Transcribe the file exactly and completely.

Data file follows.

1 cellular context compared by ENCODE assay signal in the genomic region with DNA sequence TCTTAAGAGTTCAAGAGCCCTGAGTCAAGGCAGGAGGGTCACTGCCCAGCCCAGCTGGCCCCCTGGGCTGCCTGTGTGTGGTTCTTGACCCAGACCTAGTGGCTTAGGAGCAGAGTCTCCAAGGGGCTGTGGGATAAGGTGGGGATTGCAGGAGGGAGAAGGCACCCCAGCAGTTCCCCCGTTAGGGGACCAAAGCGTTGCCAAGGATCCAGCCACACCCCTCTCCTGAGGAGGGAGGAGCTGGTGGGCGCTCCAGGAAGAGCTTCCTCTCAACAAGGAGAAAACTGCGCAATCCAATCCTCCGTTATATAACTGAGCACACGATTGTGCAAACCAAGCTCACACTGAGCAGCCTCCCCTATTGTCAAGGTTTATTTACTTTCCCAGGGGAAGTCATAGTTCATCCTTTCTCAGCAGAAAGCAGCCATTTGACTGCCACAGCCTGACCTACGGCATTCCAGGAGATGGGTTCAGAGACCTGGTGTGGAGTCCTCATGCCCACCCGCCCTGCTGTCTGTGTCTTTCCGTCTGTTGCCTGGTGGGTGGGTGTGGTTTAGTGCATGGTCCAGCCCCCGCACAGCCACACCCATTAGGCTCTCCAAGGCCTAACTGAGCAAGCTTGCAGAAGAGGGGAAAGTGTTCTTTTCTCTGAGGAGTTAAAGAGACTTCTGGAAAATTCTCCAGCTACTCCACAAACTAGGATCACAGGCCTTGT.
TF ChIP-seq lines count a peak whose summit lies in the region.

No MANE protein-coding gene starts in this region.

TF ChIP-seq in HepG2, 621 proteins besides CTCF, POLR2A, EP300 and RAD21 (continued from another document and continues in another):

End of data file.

1 cellular context compared by ENCODE assay signal in the genomic region with DNA sequence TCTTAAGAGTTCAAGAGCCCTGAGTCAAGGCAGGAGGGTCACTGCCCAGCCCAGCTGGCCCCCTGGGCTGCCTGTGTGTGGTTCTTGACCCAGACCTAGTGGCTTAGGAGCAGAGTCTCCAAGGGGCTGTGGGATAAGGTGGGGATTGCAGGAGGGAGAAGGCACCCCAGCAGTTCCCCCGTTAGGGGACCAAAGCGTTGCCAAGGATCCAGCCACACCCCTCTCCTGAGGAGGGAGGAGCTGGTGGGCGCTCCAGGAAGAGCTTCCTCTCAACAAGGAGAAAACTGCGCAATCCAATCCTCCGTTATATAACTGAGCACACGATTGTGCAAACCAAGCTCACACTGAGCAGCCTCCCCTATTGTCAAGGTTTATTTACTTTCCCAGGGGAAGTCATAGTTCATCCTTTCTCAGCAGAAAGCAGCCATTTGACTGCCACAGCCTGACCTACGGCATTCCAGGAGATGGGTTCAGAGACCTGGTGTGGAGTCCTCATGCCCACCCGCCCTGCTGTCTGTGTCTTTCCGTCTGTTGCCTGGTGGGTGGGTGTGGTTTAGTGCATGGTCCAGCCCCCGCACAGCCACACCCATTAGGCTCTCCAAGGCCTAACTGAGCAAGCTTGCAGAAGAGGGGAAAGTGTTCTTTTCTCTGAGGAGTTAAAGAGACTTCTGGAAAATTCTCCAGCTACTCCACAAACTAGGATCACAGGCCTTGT.
TF ChIP-seq lines count a peak whose summit lies in the region.

No MANE protein-coding gene starts in this region.

TF ChIP-seq in HepG2, 621 proteins besides CTCF, POLR2A, EP300 and RAD21 (continued from another document and continues in another):